Once I had decided that I was going to teach, I applied for a cover supervisor position at Comberton, making it clear that I’d like ultimately like to train there, too. Comberton has a first class record as a training school (it was one of the first nationally to be established); and my experience of training, in the following year, was as I’d expected it would be: professional, thorough and supportive.

The two major benefits of the course for me, I think (and here, the training differs from other providers’), were the regular conference days with fellow trainees, and the opportunity to work at a second placement school for a half-term. The first allowed trainees to build supportive relationships and share our experiences, and the second gave an interesting, fresh perspective on the teaching practice we had built so far at our first placement school. At my second placement (Chesterton Community College), I was very fortunate to have in-depth support and challenge from my Subject Mentor.

So, now grappling with the increased responsibility and timetable of an NQT, lessons learned during training will frequently pop back, either when planning or responding to one of the many situations involved in this hugely complex, hugely rewarding profession. I can’t imagine that any other provider would give you the breadth or depth of theoretical and practical training, nor the level of support you get from your Mentor, Subject Mentor, Professional Tutor and Senior Tutor. All of those involved in providing training and support are aware that, as more senior graduates and – often – career changers, you have an awful lot of experience and expertise to bring to the teacher’s role and to the pupils’ learning. The job for the trainee is to ‘repurpose’ all this capital. Kath and the team will help you do that.”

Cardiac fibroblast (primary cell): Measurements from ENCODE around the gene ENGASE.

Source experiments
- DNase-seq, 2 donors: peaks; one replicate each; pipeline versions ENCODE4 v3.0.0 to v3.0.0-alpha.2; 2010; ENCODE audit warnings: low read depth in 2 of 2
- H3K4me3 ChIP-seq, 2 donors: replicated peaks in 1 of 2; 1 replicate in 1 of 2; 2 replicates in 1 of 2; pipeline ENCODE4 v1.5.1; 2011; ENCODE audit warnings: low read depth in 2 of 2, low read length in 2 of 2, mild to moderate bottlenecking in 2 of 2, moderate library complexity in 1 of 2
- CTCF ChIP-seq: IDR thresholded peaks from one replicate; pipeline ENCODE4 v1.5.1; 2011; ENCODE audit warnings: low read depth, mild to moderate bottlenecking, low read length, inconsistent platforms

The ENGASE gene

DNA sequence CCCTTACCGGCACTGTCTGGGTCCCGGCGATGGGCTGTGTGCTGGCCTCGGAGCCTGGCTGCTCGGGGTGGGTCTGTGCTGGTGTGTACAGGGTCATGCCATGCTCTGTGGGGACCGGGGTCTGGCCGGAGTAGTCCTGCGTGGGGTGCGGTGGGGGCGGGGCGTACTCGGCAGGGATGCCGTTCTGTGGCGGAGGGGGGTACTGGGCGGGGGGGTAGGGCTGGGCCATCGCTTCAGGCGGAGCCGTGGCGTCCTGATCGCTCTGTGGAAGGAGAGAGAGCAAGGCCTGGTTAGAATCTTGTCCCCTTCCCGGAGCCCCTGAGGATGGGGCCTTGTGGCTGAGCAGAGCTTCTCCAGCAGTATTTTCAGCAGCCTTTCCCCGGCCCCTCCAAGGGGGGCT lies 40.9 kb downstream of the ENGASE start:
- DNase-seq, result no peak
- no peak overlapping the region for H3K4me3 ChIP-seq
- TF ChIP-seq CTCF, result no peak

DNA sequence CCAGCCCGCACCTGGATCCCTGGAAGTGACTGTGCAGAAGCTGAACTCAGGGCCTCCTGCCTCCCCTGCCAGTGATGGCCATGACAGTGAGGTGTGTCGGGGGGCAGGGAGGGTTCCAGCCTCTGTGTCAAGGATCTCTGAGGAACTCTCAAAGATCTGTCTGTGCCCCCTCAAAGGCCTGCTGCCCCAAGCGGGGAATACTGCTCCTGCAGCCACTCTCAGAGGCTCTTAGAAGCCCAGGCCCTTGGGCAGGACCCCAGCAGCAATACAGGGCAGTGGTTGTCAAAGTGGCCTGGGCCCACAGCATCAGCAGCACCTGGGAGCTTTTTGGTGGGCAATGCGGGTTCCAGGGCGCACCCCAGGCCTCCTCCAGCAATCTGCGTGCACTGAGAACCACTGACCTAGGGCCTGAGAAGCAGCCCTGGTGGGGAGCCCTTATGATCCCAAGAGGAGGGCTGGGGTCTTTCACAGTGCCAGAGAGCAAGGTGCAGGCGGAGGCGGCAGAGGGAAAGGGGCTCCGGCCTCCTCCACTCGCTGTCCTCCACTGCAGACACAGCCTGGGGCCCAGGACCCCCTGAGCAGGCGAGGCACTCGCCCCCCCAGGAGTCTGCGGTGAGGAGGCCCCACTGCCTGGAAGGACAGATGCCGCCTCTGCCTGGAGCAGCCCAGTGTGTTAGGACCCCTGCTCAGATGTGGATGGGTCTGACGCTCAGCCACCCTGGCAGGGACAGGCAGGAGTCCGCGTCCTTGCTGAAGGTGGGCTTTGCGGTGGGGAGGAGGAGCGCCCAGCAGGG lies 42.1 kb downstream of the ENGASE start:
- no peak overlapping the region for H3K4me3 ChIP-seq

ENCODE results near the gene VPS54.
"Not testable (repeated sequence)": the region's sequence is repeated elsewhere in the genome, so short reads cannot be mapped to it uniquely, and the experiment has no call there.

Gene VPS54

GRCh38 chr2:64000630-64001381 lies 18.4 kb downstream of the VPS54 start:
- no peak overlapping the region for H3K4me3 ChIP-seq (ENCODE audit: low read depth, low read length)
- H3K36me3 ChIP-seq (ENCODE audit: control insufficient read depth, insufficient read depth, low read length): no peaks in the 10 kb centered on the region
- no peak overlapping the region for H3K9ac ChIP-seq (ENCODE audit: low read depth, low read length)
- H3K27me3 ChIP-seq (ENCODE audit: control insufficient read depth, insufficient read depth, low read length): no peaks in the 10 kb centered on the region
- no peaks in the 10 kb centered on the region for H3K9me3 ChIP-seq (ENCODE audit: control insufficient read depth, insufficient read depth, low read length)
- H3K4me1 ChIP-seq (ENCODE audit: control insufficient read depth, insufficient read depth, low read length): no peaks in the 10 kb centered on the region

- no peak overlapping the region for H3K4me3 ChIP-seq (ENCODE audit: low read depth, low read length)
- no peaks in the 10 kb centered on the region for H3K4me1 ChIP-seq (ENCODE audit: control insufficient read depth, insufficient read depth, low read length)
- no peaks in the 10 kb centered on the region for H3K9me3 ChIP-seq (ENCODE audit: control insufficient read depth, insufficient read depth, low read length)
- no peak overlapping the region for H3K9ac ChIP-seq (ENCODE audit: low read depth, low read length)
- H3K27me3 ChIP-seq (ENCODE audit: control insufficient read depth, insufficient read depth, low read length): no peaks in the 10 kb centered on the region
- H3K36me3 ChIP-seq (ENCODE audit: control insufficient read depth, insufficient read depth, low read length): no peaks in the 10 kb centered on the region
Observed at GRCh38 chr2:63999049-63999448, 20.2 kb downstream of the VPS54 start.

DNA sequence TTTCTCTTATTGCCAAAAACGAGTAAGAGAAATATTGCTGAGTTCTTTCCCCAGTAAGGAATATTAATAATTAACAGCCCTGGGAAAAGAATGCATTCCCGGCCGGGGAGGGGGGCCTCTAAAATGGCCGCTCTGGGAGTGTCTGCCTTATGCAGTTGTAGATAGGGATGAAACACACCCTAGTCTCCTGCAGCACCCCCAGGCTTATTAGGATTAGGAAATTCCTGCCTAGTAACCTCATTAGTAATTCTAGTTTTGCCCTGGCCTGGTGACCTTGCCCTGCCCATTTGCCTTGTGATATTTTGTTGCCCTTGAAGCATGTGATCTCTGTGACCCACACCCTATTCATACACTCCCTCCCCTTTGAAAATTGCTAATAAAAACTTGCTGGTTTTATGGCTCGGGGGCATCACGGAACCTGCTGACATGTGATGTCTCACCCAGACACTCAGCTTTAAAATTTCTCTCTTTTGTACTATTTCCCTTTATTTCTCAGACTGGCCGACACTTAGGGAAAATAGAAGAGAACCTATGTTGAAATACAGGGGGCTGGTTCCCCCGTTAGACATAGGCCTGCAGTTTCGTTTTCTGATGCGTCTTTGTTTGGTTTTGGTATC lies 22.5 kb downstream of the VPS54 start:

Robin Griffiths - Head of Physics, Saffron Walden County High School